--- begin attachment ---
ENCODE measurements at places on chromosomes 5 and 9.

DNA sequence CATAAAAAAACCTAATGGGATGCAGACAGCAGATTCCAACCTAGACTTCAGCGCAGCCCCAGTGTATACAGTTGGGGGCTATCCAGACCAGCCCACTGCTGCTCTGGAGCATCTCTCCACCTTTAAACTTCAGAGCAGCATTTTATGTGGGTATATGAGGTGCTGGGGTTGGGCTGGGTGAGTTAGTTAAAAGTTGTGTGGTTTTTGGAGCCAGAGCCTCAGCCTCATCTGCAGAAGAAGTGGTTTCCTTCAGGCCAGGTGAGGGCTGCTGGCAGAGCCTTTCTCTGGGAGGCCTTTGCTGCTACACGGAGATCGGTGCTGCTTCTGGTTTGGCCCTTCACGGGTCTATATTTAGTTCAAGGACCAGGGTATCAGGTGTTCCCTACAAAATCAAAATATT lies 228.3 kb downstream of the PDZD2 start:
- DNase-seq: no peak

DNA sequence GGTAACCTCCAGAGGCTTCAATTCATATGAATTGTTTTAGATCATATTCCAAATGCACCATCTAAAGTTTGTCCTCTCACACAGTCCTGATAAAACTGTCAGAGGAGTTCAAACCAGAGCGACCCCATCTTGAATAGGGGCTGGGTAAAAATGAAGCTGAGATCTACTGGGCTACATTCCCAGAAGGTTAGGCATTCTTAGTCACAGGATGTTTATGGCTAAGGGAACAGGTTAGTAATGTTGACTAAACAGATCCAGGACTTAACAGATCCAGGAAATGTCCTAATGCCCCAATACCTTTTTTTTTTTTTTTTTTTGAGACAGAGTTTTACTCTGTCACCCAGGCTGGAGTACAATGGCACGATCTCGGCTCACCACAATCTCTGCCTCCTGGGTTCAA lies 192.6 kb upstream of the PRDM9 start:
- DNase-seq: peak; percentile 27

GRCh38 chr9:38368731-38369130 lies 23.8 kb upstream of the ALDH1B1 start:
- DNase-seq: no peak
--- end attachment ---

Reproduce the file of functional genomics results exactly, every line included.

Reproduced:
ENCODE measurements at places on chromosomes 5 and 9.

DNA sequence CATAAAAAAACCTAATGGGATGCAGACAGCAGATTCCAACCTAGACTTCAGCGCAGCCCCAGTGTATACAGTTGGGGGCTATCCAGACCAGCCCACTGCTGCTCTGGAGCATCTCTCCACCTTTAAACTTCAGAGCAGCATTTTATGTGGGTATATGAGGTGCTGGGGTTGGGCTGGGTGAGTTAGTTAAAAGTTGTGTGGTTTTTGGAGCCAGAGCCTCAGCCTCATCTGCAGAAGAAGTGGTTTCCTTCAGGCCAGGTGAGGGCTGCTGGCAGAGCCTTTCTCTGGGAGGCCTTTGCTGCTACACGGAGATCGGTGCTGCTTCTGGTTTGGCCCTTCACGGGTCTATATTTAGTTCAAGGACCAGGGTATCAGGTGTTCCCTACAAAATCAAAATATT lies 228.3 kb downstream of the PDZD2 start:
- DNase-seq: no peak

DNA sequence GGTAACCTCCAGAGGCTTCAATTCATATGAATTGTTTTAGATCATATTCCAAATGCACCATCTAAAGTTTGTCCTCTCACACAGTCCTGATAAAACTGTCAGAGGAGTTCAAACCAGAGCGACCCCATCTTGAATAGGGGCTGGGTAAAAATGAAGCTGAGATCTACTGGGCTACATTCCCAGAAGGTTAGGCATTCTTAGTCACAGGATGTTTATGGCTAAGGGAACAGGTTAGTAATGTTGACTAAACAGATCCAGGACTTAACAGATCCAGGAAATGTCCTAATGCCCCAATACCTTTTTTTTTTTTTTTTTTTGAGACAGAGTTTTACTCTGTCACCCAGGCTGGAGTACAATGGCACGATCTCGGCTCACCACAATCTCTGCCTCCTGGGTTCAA lies 192.6 kb upstream of the PRDM9 start:
- DNase-seq: peak; percentile 27

GRCh38 chr9:38368731-38369130 lies 23.8 kb upstream of the ALDH1B1 start:
- DNase-seq: no peak